You might not recognize McKenzii Webster ’13, whose hangout of choice is behind the DJ booth, but you might owe her some of your best Wesleyan memories. Webster, a Memphis-raised government major, believes the right song can set the tone for a whole night. Plugged into the underground hip-hop scene and always on the lookout for new acts, she’s determined to find your perfect track. At an outdoor table on a sunny afternoon, Webster sat down with The Argus to discuss her evolution as a DJ, her plans for her year off, and her hopes of landing a career in entertainment law.
The Argus: What makes you a WesCeleb?
McKenzii Webster: I guess what makes me a WesCeleb is [that] I DJ quite a bit on campus, mostly house parties. I’m involved with Ujamaa [Wesleyan’s Student of Color organization]; I’m on the board. I also work with Waves Magazine, which is one of Wesleyan’s first music publications. So I guess that makes me a WesCeleb. I try to get around to everything and put my hands [in everything] and get involved in a lot of stuff.
A: How did you get involved in the music scene at Wesleyan?
MW: I have to give a shout out to my friends Heather [King ’13] and Kyle [Somersall ’13]. Sophomore year, their birthday party was at La Casa, and they were looking for someone to play music and be their DJ for the night. Kyle knows that I’m really into music, or at least [into] listening to a lot of different stuff. He’s like, “Yo, you wanna DJ for the first hour and 30 minutes?” And I was like, “Yeah!” That kind of progressed, and I really liked it. Junior year, I got a lot better and a lot more comfortable. After that, it kind of progressed.
Also, Ujamaa has an annual concert, which started my sophomore year, and I have helped to spearhead it. The first year we brought back L.A.[Latasha Alcindor ’10], the next we brought Phil Ade, and this year we [brought] Flatbush Zombies. I also organized the Joey Bada$$ concert that took place this past November.
Wesleyan is weird, where even if you’re just really a big fan of music and you don’t necessarily play an instrument, you can always find your way to produce or DJ and find your little niche. So I guess I found my little niche sophomore year.
A: You’re senior editor of Waves Magazine. What’s that like?
MW: Waves came about from Kyle, who’s one of my good friends here. He hit me up this summer, and he was like, “Yo, I’m interested in starting a publication focusing on Wesleyan’s music scene.” I was pretty much just like, “Yeah, I’m down for anything.” I [had previously] started my own personal music blog, so I thought it was an awesome idea. In September, we really just hit the ground running.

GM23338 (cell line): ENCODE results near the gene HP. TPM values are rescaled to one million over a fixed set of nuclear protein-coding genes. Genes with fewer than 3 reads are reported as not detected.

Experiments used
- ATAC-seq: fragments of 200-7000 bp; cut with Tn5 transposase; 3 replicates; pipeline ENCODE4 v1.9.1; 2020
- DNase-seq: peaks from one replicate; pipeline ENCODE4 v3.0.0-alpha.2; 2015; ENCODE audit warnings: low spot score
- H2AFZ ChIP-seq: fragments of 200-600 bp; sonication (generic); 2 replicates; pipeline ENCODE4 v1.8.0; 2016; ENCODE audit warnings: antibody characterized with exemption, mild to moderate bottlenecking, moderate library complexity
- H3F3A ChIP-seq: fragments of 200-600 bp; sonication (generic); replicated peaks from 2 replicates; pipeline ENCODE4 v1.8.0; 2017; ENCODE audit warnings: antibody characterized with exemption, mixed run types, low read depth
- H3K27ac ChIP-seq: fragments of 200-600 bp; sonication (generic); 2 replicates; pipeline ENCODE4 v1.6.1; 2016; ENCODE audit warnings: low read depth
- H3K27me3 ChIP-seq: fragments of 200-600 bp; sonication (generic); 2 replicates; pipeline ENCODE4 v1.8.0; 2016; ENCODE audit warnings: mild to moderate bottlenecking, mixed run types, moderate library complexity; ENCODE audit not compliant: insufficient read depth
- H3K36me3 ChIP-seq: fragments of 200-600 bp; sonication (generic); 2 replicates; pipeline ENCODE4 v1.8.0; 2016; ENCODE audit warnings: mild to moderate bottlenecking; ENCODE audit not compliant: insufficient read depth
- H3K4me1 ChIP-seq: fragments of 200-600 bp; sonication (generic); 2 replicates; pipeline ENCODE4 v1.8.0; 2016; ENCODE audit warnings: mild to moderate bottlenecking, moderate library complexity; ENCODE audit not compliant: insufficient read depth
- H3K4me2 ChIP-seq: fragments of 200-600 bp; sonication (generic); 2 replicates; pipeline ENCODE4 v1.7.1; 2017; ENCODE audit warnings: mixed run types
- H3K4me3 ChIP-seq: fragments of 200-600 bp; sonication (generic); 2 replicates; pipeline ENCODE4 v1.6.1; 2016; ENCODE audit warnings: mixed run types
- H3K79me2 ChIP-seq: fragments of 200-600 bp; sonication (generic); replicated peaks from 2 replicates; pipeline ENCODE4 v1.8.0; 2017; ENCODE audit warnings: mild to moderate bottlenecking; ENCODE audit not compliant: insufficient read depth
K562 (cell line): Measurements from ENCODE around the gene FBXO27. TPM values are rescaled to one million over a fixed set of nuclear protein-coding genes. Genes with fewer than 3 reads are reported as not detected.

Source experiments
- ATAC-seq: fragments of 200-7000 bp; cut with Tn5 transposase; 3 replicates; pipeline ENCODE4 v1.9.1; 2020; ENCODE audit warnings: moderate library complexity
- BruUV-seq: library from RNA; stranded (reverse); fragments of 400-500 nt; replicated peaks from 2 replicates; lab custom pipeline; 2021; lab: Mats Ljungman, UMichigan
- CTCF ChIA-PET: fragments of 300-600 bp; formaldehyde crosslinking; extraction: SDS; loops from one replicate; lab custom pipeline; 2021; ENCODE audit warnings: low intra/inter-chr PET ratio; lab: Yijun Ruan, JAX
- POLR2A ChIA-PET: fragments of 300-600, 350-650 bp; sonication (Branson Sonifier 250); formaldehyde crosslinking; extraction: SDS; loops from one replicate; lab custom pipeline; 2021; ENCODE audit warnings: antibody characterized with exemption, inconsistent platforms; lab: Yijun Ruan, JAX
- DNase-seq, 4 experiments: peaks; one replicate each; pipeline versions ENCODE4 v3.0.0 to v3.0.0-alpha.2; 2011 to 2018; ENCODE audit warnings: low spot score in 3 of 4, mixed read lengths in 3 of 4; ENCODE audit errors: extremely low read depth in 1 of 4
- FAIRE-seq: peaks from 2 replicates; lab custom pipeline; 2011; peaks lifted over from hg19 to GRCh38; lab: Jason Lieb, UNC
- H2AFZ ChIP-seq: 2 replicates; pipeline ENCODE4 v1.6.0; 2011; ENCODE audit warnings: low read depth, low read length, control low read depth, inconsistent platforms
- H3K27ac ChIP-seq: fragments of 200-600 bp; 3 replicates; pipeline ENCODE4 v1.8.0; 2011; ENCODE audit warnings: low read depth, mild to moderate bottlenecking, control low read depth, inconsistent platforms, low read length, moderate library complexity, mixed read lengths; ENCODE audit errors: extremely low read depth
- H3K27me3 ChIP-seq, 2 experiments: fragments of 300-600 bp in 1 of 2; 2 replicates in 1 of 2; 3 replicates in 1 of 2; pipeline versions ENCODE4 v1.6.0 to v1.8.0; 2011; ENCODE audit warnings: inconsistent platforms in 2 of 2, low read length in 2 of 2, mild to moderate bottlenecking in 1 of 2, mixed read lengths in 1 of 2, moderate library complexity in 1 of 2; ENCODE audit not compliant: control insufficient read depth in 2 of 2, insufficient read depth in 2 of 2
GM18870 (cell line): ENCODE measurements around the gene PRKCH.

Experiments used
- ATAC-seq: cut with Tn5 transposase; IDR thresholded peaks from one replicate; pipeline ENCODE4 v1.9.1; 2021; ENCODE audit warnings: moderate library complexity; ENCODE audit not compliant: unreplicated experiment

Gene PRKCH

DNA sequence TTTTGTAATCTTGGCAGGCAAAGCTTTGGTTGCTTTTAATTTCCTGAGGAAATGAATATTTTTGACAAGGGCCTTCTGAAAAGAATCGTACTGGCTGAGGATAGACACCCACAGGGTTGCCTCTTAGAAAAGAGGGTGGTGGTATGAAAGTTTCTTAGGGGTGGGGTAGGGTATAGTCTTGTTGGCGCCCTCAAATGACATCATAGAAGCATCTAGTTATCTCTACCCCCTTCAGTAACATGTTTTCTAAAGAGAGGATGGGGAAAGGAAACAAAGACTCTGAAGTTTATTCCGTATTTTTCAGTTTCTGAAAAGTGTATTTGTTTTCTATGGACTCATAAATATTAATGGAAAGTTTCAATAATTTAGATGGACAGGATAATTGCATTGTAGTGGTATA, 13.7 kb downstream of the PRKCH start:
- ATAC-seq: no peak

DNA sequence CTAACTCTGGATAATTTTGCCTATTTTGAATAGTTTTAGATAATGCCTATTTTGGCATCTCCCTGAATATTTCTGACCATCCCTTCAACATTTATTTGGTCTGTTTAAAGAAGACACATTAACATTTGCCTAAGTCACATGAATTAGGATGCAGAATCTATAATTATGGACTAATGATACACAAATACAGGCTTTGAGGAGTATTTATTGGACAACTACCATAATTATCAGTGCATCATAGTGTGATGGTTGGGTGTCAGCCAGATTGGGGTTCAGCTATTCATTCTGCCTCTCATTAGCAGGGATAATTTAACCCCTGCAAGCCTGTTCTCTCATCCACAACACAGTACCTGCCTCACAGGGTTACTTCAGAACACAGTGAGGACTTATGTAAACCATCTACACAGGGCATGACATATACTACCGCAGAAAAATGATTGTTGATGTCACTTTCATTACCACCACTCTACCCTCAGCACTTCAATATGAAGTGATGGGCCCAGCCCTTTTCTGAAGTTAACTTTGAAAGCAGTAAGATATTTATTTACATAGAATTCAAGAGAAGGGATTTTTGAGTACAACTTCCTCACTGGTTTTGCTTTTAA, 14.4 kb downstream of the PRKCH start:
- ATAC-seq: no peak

It was crazy how people gravitated toward it and were like, “Yeah, I’m ready to write. I’m ready to do anything.” Our blog started up, and then our first issue received a lot of good responses. Our second issue is coming out in a couple of weeks. It just kind of worked out. I’m really happy it did because I definitely see it taking off and progressing a lot more in years to come. This is its first year, and it’s been doing pretty well.
A: I wanted to ask you about Music In Your Ear. Is that your blog?
MW: Yes. I started Music In Your Ear in the spring of my freshman year. I’m pretty much always into trying to find music before it drops, legally or illegally so to speak. But I started off putting up music that I was listening to. It progressed to [my posting about] friends who were just up-and-comers and underground—mostly hip-hop but not limited to [one genre]. And then I started doing interviews with people. It’s pretty much just me expressing my love for music and the music I really like.
A: Do you make any music?
MW: Not really. I used to in high school. Growing up, I played instruments. I played guitar and piano and stuff. But in high school, I was like, “Oh, I’m gonna be the next big female producer.” I would dabble in free loops and stuff. Other than that, every so often, I would try to make mixes and things, which is the main thing I do [when I’m making music]. But nothing serious.
A: Now you’re interested in a career as an entertainment lawyer. How’d you decide on that?
MW: It’s crazy. I initially wanted to [do] medical malpractice law, but I connected with a Wesleyan alumna who actually just passed the bar in New York. She kind of took me under her wing and showed me a lot of different avenues I could take. I knew I wanted to do law, and I wanted to find a way to couple it with music. She was like, “You should look at intellectual property stuff or contract stuff.”
A: What are your plans for this summer?
MW: I’m waiting to hear back from internships at NPR, PBS, and an entertainment firm in DC. If it doesn’t work out, I’ll probably go back home to Memphis, Tennessee and do a lot of freelance stuff. I’m actually just starting to do a lot of freelance writing for music blogs like Consequence of Sound. I also just linked up with one of my friends who’s writing for Rolling Stone, and [I’m] trying to see if I can do some freelance stuff for them.
It’s kind of up in the air. I know I’m taking a year off before law school, so I’m trying to see where I can find my way into doing things. Other than that, I’m soaking up all of my Wesleyan memories until then.
A: What are you planning to do during your year off?
MW: I’ll probably work. I might even do a little DJing on the side at a couple clubs and stuff, but mostly I’ll just be enjoying my time off. Just going from middle school to high school and straight into college, it’ll be nice to have a bit of a brain break. But hopefully I’ll get to DJ a little bit and just enjoy music and hopefully continue to follow that path.